Efficacy and safety of alogliptin added to pioglitazone in Japanese patients with type 2 diabetes: a randomized, double-blind, placebo-controlled trial with an open-label long-term extension study.Diabetes Obes Metab. 2011 Nov; 13(11):1028-35.DO
To assess the efficacy and safety of alogliptin added to pioglitazone versus pioglitazone monotherapy, in Japanese patients with type 2 diabetes who achieved inadequate glycaemic control on pioglitazone plus diet/exercise.
Patients were stabilized on pioglitazone 15 or 30 mg/day plus diet/exercise during a 16-week screening period. Patients with HbA1c of 6.9-10.4% were randomized to 12 weeks' double-blind treatment with alogliptin 12.5 or 25 mg once daily or placebo, added to their stable pioglitazone regimen. The primary endpoint was the change in HbA1c from baseline to week 12. Patients had an option to continue in a 40-week, open-label extension study, with those originally randomized to alogliptin remaining on the same dosage regimen while patients treated with placebo were randomly allocated to alogliptin 12.5 or 25 mg (added to their stable pioglitazone).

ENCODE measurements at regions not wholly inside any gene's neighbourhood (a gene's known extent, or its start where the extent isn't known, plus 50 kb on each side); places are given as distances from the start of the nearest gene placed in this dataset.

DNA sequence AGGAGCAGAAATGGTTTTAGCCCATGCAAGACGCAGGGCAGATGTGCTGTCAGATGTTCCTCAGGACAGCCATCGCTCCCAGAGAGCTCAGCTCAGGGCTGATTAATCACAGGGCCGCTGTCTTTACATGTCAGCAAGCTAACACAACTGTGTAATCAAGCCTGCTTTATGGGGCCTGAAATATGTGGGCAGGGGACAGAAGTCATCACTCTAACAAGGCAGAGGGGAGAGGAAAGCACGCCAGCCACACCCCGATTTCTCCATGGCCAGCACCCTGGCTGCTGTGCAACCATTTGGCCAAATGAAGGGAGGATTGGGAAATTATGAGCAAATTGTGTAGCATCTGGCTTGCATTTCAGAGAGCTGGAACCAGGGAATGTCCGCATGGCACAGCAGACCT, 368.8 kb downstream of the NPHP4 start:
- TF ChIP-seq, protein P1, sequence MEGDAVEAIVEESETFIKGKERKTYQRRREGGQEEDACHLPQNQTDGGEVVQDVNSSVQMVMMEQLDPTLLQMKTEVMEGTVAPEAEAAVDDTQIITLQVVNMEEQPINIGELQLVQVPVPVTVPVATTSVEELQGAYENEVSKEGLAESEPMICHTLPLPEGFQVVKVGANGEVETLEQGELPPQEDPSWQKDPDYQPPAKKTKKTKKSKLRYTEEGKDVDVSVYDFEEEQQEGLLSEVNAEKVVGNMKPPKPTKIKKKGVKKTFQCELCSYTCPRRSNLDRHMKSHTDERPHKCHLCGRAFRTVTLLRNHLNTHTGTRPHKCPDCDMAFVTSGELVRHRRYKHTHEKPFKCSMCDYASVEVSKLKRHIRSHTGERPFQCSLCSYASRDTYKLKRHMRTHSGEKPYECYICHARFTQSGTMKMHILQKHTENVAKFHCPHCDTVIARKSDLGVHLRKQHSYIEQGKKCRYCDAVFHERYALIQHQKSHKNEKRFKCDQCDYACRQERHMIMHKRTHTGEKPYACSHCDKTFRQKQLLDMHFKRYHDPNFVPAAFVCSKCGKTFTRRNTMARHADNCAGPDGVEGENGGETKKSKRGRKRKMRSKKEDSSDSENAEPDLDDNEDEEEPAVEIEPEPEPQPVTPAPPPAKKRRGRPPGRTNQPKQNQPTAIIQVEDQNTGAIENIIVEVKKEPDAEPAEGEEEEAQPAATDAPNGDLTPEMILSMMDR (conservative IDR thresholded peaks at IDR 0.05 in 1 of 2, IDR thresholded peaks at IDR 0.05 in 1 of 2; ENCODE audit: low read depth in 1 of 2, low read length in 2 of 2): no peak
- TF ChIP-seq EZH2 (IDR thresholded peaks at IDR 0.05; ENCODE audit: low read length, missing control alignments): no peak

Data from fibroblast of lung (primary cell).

The change from baseline in HbA1c after 12 weeks was significantly greater with alogliptin 12.5 mg added to pioglitazone and alogliptin 25 mg added to pioglitazone than with placebo added to pioglitazone (-0.91 and -0.97% vs. -0.19%; p < 0.0001). Responder rates (HbA1c <6.9% and HbA1c <6.2%) and changes in fasting and postprandial blood glucose levels showed a similar positive trend in terms of glycaemic control. The benefits seen with alogliptin were sustained during the 40-week extension period. Alogliptin added to pioglitazone was generally well tolerated; hypoglycaemia was infrequent and increases in body weight were minor.
Once-daily alogliptin was effective and generally well tolerated when given as add-on therapy to pioglitazone in Japanese patients with type 2 diabetes who achieved inadequate glycaemic control on pioglitazone plus lifestyle measures. Clinical benefits were maintained for 52 weeks.